Poor posture can also cause us to be a little tense. Periodically, move your upper body. Bring your shoulders down and take in a deep breath. Exhale and then relax your shoulders, always trying to have your forearms and elbows supported. If you are in a recliner or on a sofa, try to have something that supports your arms, so your shoulders are not so high up.
It is so important to sit up straight and look forward without straining the neck. Slumping when we are on the phone happens so quickly, so be mindful of how you are sitting when you are talking on your phones. This is where the study of ergonomics and posture transfer over to the home environment.
Most of us love doing puzzles and reading. Just like sitting for long periods, being aware of your posture is important. It is so easy to be in one position and get involved in a good book or puzzle. Get up and move around, move those shoulders and neck. It doesn’t matter your age. Using the chair back rest and sitting straight is vitally important.
When I’ve done some of my back strain and exercise classes, I’ve demonstrated a towel roll by taking a towel, not really large beach like towel, but somewhere in between a hand and bath towel, rolling it up and putting it in the small of your back area, so you can come all the way back in a chair and just have some lumbar support. View video segment.
The other exercises I’ll be covering are not strengthening exercises rather postural exercises. Again, it is important to not be slumped, and sitting in a supported and straight position to avoid unnecessary strain.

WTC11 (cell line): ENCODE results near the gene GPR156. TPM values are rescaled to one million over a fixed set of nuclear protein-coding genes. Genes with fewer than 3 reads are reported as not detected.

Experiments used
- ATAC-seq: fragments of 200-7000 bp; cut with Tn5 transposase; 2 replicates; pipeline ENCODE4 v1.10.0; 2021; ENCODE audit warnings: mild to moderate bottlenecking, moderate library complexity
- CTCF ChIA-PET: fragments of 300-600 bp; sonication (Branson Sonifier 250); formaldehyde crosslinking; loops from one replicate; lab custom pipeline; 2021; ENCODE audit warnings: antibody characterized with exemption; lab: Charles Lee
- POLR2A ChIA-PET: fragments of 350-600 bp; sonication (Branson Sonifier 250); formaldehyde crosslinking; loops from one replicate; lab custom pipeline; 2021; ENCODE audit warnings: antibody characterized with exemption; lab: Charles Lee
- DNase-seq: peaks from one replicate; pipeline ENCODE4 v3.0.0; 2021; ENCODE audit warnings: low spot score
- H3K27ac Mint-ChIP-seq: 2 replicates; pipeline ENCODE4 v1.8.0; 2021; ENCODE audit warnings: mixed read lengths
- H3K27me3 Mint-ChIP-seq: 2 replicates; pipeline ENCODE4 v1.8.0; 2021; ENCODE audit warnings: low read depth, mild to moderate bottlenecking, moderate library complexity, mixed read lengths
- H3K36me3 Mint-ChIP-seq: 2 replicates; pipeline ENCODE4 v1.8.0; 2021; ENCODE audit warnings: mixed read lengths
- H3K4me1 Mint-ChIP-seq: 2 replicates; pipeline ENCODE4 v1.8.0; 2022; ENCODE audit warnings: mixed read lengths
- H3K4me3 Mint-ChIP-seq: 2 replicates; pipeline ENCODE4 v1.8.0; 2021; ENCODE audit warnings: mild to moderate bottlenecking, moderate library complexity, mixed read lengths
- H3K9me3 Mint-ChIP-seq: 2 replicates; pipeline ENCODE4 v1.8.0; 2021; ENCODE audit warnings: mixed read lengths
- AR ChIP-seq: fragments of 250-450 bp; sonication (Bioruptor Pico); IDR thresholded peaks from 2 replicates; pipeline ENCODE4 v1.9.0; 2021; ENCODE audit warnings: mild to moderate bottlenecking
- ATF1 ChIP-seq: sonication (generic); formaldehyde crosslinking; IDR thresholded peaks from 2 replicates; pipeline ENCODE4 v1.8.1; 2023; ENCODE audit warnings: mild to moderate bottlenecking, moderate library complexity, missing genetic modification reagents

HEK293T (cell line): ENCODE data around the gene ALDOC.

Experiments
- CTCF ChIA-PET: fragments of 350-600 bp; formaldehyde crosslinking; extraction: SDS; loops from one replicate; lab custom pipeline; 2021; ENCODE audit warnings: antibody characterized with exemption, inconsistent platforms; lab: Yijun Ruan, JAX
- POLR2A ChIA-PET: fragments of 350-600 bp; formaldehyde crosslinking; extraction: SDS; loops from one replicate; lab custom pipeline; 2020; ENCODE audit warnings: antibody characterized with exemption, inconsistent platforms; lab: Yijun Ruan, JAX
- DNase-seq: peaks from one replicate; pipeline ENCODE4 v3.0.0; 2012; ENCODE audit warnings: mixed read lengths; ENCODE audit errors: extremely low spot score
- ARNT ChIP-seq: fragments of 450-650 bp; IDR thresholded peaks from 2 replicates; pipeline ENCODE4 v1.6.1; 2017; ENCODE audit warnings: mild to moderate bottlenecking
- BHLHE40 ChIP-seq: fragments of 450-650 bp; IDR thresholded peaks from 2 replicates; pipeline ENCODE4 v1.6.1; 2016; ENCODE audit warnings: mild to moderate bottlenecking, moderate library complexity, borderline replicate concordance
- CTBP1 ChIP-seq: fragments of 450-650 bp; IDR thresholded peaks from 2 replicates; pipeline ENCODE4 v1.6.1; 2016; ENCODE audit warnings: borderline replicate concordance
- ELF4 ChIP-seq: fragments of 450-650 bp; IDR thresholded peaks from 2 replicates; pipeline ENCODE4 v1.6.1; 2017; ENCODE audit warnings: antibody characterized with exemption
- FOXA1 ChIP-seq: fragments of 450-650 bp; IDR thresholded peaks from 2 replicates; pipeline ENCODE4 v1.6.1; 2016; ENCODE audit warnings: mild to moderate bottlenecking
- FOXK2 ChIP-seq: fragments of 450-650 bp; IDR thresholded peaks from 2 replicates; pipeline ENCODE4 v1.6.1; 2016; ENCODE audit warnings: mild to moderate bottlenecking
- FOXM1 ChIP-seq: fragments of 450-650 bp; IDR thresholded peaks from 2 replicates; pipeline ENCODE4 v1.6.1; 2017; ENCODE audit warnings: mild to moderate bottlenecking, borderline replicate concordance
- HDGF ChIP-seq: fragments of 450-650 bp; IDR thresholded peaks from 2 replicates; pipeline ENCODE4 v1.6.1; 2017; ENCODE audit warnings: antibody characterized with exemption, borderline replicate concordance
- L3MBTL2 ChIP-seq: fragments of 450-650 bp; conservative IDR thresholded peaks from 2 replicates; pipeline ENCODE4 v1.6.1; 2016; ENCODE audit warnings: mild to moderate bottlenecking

First you’re going to sit up a little straighter, than what you’re going to do is gently arch your lower back so your chest sticks out a little, then slump back down a little. Hold for a bit, and then arch back up. Hold this for three counts, and then slump back down. Repeat this three times. Basically, you are trying to open the front and arch the back just a bit. View demonstration.
Once you have repeated the back arch exercise three times, then roll your shoulders. Your hands need to be supported on you lap, and you are going to roll your shoulders back, hold and relax. Repeat this three times. View demonstration.
A lot of us get that forward head posture where our head is no longer sitting on top of our spine. We get like this because we’re writing, reading and on our phones and computers a lot. We’re going to do a chin tuck.
You’re going to sit up straight, pull your chin straight back, hold, release and jut it out a little bit. Repeat this three times. You will feel your muscles working in the back of the neck. This is not muscle strain. What we are trying to do is strengthen those muscles, so we can pull your neck and head up into the proper position. View demonstration.
Start with correct posture and imagine you have a little pencil in the center of your upper back. Squeeze your shoulder blades together, like you’re trying to grasp that pencil, then hold and relax. Repeat three times. View demonstration.
We have reviewed four exercises that include:
These simple and important exercises should be done daily to help with ergonomics and posture and avoid negative effects, down the road.
For more preventative/strengthening exercises, view our Osteoporosis Webinar with Exercises. Learn about our Rehabilitation services including outpatient services for Howard County residents who have Medicare as their primary insurance.